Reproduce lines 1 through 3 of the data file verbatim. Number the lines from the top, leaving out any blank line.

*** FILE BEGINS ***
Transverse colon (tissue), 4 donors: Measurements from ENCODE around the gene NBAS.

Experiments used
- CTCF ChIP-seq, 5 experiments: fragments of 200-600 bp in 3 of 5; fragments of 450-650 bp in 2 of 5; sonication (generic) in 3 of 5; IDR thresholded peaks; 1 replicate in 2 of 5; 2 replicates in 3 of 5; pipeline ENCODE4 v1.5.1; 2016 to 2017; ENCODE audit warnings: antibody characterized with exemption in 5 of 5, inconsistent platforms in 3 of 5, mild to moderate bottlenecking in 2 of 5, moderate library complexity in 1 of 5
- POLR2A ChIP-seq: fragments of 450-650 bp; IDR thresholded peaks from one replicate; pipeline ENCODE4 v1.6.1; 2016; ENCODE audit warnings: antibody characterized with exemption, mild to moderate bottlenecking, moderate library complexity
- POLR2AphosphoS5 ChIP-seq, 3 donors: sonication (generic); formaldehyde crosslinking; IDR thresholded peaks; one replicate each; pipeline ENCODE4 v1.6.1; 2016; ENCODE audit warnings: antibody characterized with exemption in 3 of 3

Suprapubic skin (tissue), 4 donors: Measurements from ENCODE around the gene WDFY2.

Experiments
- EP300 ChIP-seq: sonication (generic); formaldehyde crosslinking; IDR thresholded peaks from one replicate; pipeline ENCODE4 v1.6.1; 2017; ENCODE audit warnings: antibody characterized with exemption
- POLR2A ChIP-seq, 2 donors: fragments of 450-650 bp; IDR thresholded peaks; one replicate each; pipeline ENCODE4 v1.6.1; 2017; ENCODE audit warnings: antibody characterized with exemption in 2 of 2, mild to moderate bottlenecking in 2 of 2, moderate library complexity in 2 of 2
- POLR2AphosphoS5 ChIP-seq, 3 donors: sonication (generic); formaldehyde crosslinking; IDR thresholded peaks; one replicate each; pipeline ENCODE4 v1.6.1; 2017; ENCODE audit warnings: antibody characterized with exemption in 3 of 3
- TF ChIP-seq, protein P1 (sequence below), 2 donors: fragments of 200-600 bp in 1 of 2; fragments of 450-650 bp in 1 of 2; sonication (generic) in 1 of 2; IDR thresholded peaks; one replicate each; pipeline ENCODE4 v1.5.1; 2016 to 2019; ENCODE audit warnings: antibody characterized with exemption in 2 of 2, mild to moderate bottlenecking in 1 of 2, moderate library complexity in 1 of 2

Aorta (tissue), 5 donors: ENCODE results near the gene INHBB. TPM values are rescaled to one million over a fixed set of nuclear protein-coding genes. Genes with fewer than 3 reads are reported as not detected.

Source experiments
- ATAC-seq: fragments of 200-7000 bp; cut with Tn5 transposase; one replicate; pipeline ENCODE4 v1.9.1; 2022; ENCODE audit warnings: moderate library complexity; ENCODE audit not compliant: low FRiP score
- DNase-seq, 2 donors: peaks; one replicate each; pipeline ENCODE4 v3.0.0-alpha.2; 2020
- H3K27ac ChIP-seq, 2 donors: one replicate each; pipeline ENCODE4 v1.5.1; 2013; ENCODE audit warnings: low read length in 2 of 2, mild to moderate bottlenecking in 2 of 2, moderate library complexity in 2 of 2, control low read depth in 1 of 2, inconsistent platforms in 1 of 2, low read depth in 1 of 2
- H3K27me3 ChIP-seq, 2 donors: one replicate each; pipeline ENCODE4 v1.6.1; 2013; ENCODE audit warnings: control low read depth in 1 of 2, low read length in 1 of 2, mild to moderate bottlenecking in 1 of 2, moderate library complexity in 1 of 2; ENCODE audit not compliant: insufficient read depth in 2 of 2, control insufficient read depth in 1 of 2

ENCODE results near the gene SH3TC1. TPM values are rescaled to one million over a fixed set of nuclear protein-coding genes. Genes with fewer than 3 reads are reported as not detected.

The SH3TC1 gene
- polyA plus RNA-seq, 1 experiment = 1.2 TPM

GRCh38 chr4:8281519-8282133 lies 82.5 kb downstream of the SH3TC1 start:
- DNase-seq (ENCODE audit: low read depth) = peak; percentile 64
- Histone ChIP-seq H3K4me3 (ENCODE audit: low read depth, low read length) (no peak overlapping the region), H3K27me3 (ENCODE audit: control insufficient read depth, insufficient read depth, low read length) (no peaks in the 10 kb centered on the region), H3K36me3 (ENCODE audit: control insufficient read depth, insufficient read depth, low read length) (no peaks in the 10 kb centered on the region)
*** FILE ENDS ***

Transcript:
Transverse colon (tissue), 4 donors: Measurements from ENCODE around the gene NBAS.

Experiments used
- CTCF ChIP-seq, 5 experiments: fragments of 200-600 bp in 3 of 5; fragments of 450-650 bp in 2 of 5; sonication (generic) in 3 of 5; IDR thresholded peaks; 1 replicate in 2 of 5; 2 replicates in 3 of 5; pipeline ENCODE4 v1.5.1; 2016 to 2017; ENCODE audit warnings: antibody characterized with exemption in 5 of 5, inconsistent platforms in 3 of 5, mild to moderate bottlenecking in 2 of 5, moderate library complexity in 1 of 5